In another sign of the grim holiday season, KB Toys filed for bankruptcy protection for the second time in four years on Thursday, joining fellow retailers Linens 'n Things and Steve & Barry's in seeking Chapter 11 protection amid the recession.
The retailer said in its filing in U.S. Bankruptcy Court in Delaware that it had debts between $100 million and $500 million and total assets in the same range.
That a toy retailer filed for bankruptcy just before Christmas shows how bleak things have become, since they make up to half of their sales during the holidays. But analysts expect toy sales this holiday season to either be flat or down slightly from last year, when they totaled $10.4 billion, according to market research firm NPD Group, because consumers are cutting back. In response, toy retailers have amped up their discounts.
KB Toys had aggressively cut prices to entice cash-strapped shoppers, offering hundreds of toys for $10 or less. It also expanded its value program, which offers deals on new items each week, to include video games and DVD movies.
But the company's debt overwhelmed its efforts. Vendors top KB Toys' list of unsecured creditors. The toy retailer owes Hong Kong-based toy manufacturer Li & Fung about $27.2 million, El Segundo, Calif.-based Mattel Toys $1.3 million and St. Louis-based Energizer Battery more than $728,000. Other creditors are Hasbro and the maker of Legos.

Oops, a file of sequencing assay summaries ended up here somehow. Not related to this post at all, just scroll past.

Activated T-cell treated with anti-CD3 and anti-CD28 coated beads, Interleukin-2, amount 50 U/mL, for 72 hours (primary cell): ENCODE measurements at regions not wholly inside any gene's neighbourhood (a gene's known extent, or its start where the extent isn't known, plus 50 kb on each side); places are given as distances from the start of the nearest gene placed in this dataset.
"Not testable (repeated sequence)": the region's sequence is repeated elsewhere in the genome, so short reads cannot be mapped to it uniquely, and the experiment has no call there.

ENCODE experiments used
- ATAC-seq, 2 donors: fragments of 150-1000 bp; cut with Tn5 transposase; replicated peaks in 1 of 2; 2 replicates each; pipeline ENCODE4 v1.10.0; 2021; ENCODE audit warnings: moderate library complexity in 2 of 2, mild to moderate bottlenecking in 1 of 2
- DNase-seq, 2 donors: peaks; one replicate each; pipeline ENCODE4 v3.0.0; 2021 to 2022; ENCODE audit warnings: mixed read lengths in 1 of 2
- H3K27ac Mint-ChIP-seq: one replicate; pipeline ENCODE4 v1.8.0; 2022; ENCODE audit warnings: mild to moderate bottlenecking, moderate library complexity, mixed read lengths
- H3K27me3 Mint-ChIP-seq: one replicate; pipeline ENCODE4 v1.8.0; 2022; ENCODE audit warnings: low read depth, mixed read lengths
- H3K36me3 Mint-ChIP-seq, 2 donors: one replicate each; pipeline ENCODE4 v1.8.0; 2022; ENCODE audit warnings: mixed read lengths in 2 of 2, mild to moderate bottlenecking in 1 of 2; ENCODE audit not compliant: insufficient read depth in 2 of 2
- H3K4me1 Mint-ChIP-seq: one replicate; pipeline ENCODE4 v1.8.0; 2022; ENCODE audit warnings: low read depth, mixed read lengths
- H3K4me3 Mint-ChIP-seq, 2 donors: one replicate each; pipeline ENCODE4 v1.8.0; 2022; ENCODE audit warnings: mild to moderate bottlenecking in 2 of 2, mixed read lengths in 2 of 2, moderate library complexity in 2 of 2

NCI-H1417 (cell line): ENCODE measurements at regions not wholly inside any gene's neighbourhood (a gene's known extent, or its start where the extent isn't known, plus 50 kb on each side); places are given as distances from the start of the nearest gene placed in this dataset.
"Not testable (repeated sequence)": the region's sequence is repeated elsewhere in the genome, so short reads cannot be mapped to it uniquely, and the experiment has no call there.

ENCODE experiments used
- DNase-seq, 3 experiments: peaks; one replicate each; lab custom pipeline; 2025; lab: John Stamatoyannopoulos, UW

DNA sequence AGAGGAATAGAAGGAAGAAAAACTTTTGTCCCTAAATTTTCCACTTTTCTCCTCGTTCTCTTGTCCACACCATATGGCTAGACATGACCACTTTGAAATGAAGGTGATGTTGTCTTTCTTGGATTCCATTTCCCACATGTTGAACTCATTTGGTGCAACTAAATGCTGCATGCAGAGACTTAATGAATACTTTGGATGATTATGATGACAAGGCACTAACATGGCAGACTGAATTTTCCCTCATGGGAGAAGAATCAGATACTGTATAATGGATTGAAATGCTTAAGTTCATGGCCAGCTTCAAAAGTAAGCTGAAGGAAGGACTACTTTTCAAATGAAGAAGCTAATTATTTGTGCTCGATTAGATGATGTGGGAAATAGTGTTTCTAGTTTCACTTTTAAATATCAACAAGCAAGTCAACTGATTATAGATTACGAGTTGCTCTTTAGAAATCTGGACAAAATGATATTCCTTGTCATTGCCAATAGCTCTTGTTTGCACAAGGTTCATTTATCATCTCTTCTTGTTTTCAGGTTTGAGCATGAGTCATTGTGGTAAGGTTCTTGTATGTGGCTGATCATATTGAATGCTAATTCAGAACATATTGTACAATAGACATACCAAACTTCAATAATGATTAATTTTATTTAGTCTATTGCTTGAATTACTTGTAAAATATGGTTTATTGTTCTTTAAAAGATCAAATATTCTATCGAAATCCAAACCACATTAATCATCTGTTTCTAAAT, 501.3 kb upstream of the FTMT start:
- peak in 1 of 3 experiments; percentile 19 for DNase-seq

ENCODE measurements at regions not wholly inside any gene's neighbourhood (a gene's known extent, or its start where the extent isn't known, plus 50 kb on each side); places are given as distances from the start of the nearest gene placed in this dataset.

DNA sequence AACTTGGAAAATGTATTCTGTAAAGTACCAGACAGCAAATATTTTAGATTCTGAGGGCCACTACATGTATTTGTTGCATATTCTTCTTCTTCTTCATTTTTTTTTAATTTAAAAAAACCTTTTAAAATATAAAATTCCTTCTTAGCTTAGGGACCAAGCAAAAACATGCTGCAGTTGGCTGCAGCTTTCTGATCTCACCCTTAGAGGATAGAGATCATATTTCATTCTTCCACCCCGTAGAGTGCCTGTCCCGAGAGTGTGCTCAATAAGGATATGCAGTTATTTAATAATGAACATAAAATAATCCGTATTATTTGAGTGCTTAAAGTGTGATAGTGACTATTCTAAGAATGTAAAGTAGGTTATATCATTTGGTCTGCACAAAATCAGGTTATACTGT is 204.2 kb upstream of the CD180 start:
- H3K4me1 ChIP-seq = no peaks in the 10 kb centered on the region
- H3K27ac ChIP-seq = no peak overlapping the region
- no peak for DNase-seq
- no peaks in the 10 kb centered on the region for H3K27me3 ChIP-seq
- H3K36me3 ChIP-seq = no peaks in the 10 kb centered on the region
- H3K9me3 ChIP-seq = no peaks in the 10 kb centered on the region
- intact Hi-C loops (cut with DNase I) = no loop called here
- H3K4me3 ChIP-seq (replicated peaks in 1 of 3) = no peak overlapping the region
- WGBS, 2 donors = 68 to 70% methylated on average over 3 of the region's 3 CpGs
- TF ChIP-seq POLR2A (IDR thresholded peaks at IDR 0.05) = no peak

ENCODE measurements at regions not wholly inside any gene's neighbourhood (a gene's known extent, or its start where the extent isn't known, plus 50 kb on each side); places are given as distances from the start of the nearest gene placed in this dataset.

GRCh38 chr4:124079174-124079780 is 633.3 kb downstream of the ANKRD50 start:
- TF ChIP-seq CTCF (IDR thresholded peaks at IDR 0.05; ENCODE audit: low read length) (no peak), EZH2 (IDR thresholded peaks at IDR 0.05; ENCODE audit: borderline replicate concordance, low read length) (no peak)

KB Toys did not immediately return a call for comment.
Pittsfield, Mass.-based KB Toys filed for bankruptcy in 2004 and emerged nearly two years later as a subsidiary of investment firm Prentice Capital Management.
The more than 80-year-old company operates 460 stores.
Jim Silver, a toy analyst at timetoplaymag.com, said KB had been struggling since emerging from its first bankruptcy protection in 2005.
"Manufacturers were concerned about shipping to them over the last couple of months," he said. "This did not happen all of a sudden."
He said that the timing of the filing was a surprise, however, since he expected it in January. But as manufacturers balked at shipping "hot" holiday toys, their sales dropped off. KB Toys also suffered from deciding not to sell video-game consoles such as the Nintendo Wii, one of the few toy items selling well this year, Silver said.
"Their business model didn't work," he said. "They're selling closeouts, today people want the hot toys."
Amid the consumer spending slowdown and recession, KB Toys joins a growing list of retailers filing for bankruptcy protection. Others include Mervyns, The Sharper Image, Steve & Barry's, to Linens 'N Things and Circuit City Stores.